This creature was void-born in the farthest depths of time in this Universe. Drawing its energy from electromagnetic radiation, and sealed against the vacuum of space, this drifting creature establishes itself in stable orbits, Lagrangian points, and in the wakes of comets. With the patience of a microbe, it can be ejected from solar systems and wait millions of years to re-establish itself. So, by fortune, it has spread, over billions of years, across this galaxy and beyond.

How does space plankton work?

It must:

  • Be able to survive and reproduce in the vacuum of space.
  • Generate energy somehow using electromagnetic radiation. It would be cool if multiple strains could utilize different frequencies.
  • Go dormant as necessary to survive millennia or more in slow, sublight travel across galaxies. Upon reaching a suitable new habitat, it must be able to reproduce and grow once more.

Anatomically Correct Series

  • $\begingroup$ Are you thinking zooplankton or phytoplankton? $\endgroup$
    – Separatrix
    Dec 3, 2018 at 10:31
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    $\begingroup$ Use tardigrade biology/logic for the final point of going dormant for long periods of time and then 'reactivate' and carry on as before. Also helpful on the 'survive in vacuum' point but not sure if they are active/moving in vacuum or just dormant. Hence just a comment not an answer. $\endgroup$ Dec 3, 2018 at 12:05
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    $\begingroup$ I think this is hard to explain without heavy use of handwavium. I'm really concerned about how it can gain more mass to grow and reproduce. And that movement based on chance is way too hard to imagine when in orbit around a star or when trying to "hit" a star on arival. $\endgroup$
    – Euphoric
    Dec 3, 2018 at 13:28
  • $\begingroup$ @Separatrix Well, it has to be a primary producer, but I'm not sure the plant/animal dichotomy would apply to this creature. $\endgroup$
    – kingledion
    Dec 3, 2018 at 13:39
  • $\begingroup$ I can imagine something more like ant colony or bee hive than individual organisms that don't collaborate. $\endgroup$
    – Euphoric
    Dec 4, 2018 at 7:21

2 Answers 2


Their bodies are made of concentric shells of photon absorbing materials, arranged in a quantum cascade fashion:

  • The outer layer absorb photons of energy $E_1$, re-emitting a photon of energy $E_1 - \delta E = E_2$
  • The following layer absorb photons of energy $E_2$ and re-emits at lower energy $E_3$

This cascade proceeds ad libitum.

Such principle can be applied starting from any point in the electromagnetic spectrum, and energy can be kept within metastable molecules to be released on demand.

The organism feeds on capturing travelling ions encountered during the travel. When the size of the organism goes above a certain threshold it simply splits in two smaller beings which depart one from the other. This works as reproduction for them.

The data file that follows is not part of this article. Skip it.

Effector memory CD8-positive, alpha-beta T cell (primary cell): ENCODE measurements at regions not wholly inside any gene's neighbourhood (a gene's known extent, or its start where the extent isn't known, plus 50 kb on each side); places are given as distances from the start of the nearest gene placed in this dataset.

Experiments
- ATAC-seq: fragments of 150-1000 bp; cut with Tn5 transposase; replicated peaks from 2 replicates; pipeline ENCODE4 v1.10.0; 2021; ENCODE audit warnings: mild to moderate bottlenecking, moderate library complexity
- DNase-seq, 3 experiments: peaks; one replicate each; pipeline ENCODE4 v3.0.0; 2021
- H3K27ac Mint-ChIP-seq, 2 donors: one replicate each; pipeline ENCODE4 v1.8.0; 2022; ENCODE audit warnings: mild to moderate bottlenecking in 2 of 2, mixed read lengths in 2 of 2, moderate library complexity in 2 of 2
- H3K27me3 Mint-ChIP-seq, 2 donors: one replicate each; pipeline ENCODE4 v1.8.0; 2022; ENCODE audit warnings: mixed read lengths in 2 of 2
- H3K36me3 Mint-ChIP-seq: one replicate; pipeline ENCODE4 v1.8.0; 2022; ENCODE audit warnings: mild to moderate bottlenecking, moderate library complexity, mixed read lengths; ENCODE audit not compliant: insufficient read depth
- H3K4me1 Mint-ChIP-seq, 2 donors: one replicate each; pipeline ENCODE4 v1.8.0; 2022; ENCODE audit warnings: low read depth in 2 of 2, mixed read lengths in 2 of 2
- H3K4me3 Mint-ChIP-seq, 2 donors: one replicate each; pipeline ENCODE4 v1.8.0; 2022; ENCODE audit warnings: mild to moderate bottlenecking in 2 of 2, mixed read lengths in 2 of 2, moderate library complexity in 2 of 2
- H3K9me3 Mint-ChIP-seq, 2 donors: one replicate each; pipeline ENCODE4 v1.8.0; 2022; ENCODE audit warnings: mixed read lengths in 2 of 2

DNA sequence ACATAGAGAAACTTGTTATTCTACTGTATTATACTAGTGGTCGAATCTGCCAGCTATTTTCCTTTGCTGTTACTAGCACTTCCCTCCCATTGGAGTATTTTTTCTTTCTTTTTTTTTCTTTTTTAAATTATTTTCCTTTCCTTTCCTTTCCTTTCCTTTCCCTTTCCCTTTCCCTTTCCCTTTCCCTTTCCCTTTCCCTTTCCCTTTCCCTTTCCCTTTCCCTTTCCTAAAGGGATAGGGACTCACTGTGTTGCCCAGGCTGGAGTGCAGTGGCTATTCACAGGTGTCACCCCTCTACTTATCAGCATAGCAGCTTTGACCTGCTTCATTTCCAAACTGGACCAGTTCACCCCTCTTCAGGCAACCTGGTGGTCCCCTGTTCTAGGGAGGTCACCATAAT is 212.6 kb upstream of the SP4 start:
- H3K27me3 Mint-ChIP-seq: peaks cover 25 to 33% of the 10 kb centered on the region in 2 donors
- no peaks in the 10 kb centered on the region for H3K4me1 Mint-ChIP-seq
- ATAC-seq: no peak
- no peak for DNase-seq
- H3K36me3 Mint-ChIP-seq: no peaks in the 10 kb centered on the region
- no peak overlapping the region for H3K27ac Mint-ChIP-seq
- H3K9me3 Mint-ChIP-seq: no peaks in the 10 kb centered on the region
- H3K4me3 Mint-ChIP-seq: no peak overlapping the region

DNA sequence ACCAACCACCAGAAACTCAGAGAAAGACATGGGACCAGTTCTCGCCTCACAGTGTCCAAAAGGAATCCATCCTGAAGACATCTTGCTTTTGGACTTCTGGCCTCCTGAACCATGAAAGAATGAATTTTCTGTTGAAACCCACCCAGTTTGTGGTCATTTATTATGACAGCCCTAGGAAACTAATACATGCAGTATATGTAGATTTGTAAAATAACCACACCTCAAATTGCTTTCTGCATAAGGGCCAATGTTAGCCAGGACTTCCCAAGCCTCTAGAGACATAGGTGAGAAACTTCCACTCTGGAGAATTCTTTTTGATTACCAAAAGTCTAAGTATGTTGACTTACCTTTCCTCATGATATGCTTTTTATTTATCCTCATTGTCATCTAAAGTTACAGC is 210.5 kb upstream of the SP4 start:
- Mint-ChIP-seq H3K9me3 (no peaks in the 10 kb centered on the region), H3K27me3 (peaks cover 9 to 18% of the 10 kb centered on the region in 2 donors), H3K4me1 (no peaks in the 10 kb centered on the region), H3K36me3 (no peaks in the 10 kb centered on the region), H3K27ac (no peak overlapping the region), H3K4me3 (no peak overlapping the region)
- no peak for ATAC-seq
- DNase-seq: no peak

Absorbed photons and ions provide momentum to them, keeping their eternal space travel.


Panspermia perhaps

Perhaps we can look at how a particular species like this could evolve.

If it was, for instance, a similar origin to a plant species, converting light and gas into cell structures, it may be conceivable for alien plant-like species to develop seeds in much the same way as fungal spores, light enough to be easily ejected into space.

If such spores were in the trillions, floating out from its origin system, it might be possible that in millions of years it could float to adjacent star systems, or into gas clouds.

In this instance, in further millions of years, it needs to:

  • Maintain its DNA (or similar) structure impervious to radiation, or evolved to reproduce naturally far away from extreme sources of radiation to prevent its demise.
  • be able to find, or bump, into others of its kind to mate, or simply reproduce asexually.
  • gain mass in order to reproduce and spread.

One way to gain mass is simply to wait millions of years, where through the gradual force of gravity hydrogen and other light elements may 'stick' to it, and slowly become the genesis of a new cell. Once sufficient mass is gained, it could again 'explode' and send more spores/seeds out to other star systems, for the next generation.

Each generation could be hundreds of thousands, if not millions, of years - a mere blink of the eye cosmologically.

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    $\begingroup$ This doesn't seem to address the issues of the question. How does it get energy? How does it reproduce? Of what is its body made? $\endgroup$
    – kingledion
    Dec 3, 2018 at 18:00

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